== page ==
Another lakes area state lawmaker has become the target of a recall petition drive, and — as with the other recent case out of west Oakland — we’re urging registered voters not to sign recall petitions.
Lisa Brown is the latest target in the rash of recall attempts going on at the state level. Two sets of recall petition language filed against the second-term Democratic state representative — whose district covers Commerce Township, Wolverine Lake, and some of West Bloomfield Township — were approved by the Oakland County Elections Commission on Monday, Sept. 26.
The first one cites her vote against House Bill (HB) 4362 as grounds for recall. That bill was part of a legislative package that enacted the repeal of the exemption that many Michigan senior citizens enjoy on their pensions — which is now a new state law that the Michigan Supreme Court is in the process of reviewing for constitutionality.
The recall petition language reads:
“On May 12, 2011, State Representative Lisa Brown voted no on Michigan House Bill 4362.”
The second set of approved recall petition language cites her vote against HB 4214, which enacted an increased level of authority for emergency financial managers in the state and became Public Act (PA) 4 of 2011.
That language reads:
“Lisa Brown on March 15, 2011, voted no on House Bill 4214.”
Both sets of recall petition language were filed by West Bloomfield Township resident David Rohtbart, who made a $1,000 contribution to Gov. Rick Snyder’s campaign last year and a $55 donation to the 9th District Republican Committee on June 7.
Rohtbart says he doesn’t believe Brown is representing her constituency, adding that she seems to be “acquiescing to the more hardcore liberal wing of the Democrats.” He also said he feels it’s “time to fight back a little” given the slew of recall efforts under way against Republican lawmakers. Rohtbart said the people who will be knocking on doors to collect signatures on his petitions are “trying to send a message.”
We don’t have a problem with Rohtbart and company sending a message to Brown or any other elected official; however, employing the recall process to that end — in this case and in another here in the lakes area — is completely inappropriate.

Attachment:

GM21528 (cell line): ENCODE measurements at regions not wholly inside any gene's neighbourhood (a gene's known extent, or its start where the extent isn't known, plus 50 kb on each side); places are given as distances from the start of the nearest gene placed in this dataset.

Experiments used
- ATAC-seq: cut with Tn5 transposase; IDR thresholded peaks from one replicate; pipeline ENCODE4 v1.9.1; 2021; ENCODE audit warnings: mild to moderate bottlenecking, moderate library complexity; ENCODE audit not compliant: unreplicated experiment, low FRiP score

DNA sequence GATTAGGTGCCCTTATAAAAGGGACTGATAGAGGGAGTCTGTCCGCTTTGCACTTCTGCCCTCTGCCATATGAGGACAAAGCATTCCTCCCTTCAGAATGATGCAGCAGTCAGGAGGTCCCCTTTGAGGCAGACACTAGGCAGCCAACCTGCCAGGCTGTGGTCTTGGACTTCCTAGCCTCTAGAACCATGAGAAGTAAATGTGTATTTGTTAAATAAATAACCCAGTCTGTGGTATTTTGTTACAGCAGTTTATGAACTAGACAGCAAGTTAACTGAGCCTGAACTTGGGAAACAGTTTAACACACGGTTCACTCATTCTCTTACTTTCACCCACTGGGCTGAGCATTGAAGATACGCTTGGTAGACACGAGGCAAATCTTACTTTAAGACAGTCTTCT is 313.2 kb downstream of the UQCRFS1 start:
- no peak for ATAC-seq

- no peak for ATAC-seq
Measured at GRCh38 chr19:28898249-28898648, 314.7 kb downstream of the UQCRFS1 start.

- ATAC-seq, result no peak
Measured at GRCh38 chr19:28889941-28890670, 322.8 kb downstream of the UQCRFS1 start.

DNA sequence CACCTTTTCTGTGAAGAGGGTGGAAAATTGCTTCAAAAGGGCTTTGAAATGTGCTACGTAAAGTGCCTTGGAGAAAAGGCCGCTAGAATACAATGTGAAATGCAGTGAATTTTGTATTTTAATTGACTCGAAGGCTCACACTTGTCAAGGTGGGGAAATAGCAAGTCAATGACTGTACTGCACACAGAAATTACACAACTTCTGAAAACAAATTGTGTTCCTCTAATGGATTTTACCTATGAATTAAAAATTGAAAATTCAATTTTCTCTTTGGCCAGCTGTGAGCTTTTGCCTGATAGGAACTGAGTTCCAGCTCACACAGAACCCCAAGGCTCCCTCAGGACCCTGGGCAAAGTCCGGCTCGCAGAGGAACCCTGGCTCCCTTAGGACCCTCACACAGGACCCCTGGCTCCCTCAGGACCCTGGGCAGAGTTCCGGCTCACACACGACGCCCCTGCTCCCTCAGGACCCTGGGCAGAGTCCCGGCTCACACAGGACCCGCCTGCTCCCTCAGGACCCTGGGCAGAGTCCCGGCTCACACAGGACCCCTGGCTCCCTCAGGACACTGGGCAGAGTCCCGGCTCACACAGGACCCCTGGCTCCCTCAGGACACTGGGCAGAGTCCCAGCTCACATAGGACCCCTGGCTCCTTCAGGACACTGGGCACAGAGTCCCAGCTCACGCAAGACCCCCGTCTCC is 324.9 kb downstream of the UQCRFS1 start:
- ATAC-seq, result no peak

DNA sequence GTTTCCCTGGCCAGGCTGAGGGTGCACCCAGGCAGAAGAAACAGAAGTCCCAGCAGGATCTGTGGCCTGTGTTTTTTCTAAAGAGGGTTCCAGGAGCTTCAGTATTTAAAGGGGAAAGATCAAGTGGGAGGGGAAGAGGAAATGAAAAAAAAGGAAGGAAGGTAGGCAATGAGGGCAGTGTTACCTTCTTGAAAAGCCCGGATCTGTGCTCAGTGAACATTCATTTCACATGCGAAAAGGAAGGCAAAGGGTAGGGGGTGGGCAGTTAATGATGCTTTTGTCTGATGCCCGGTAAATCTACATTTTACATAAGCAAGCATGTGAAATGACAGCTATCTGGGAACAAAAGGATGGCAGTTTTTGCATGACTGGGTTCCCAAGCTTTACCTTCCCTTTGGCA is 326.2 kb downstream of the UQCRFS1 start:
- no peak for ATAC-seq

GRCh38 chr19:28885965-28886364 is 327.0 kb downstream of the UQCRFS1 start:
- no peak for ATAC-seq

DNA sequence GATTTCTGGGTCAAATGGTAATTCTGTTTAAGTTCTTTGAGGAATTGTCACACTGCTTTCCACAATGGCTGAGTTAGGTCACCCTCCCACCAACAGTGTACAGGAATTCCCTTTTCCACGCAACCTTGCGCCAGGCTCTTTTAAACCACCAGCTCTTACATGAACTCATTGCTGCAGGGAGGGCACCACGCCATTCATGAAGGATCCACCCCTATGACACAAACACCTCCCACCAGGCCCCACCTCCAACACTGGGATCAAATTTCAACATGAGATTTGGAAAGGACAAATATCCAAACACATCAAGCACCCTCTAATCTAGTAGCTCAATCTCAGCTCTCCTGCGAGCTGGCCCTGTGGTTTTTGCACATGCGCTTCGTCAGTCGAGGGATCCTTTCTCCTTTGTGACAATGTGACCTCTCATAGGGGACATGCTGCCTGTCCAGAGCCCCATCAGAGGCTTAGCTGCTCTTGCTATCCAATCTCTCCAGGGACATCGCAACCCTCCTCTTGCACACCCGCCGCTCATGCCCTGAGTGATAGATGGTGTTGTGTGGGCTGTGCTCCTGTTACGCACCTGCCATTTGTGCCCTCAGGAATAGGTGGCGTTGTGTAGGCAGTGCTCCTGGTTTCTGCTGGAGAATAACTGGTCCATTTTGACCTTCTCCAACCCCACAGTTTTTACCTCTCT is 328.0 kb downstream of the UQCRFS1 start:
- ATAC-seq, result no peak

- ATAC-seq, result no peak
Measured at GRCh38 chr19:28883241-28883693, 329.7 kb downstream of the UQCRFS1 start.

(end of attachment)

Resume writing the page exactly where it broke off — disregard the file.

Elected officials shouldn’t have to fend off a recall attempt simply because they voted their conscience, or for purely political reasons. Although recall drives motivated by politics certainly are possible under current law, that was never the intent behind providing the people with the ability to recall their elected representatives.
Recall drives should be reserved for cases of misfeasance, malfeasance or non-feasance in office, not for people to be able to grind a political ax over disagreements related to public policy. The only general exception to that should be cases where an elected official’s personal life threatens to overwhelm their ability to fulfill their duties as an elected official.
In the Brown recall example, Rohtbart apparently takes issue with Brown because of a perceived — or even real, perhaps — alignment with the “more hardcore liberal wing of the Democrats.” Additionally, he indicates his recall effort is motivated solely by politics — not malfeasance, misfeasance or non-feasance in office — by stating it’s “time to fight back a little” in light of those similarly misguided people seeking to recall various Republican officials over petty politics.
For example, state Rep. Gail Haines (R-Waterford, West Bloomfield) is facing a recall effort by Waterford Township resident Neil Billington — who challenged Haines in the 2010 Republican primary election — for her vote in favor of the emergency financial manager bill that eventually became PA 4 of 2011.
So, we have two lakes area lawmakers facing recall efforts, one for voting for enhanced powers for emergency financial managers and one for voting against that. That’s a pretty good indication that the recall drives, in both cases, aren’t based on any abuse of power, illegal use of power or a lawmakers’ failure to do their jobs, but are all about dissatisfaction over how the officials have voted on one or more issues. That’s frivolous, and it could exact a heavy price in a couple of ways.
State laws currently mandate that after a certified petition with the requisite number of signatures is submitted to the county election scheduling committee, a recall election must be held within 60 days. Such an election conducted outside the traditional polling cycle will cost the municipalities within the district thousands and thousands of dollars — funds that are sorely needed to provide critical services like police and fire protection.
The other cost of petty recall efforts is the periodic spate of recall reform legislation that gets introduced and threatens the public’s ability to embark on legitimate recall drives.
Neither Brown nor Haines have done anything, or failed to do something that would justify facing a recall campaign. Don’t sign the petitions targeting them — if don’t like them as your state representative, work to oust them in the 2012 elections. That’s what those elections are for.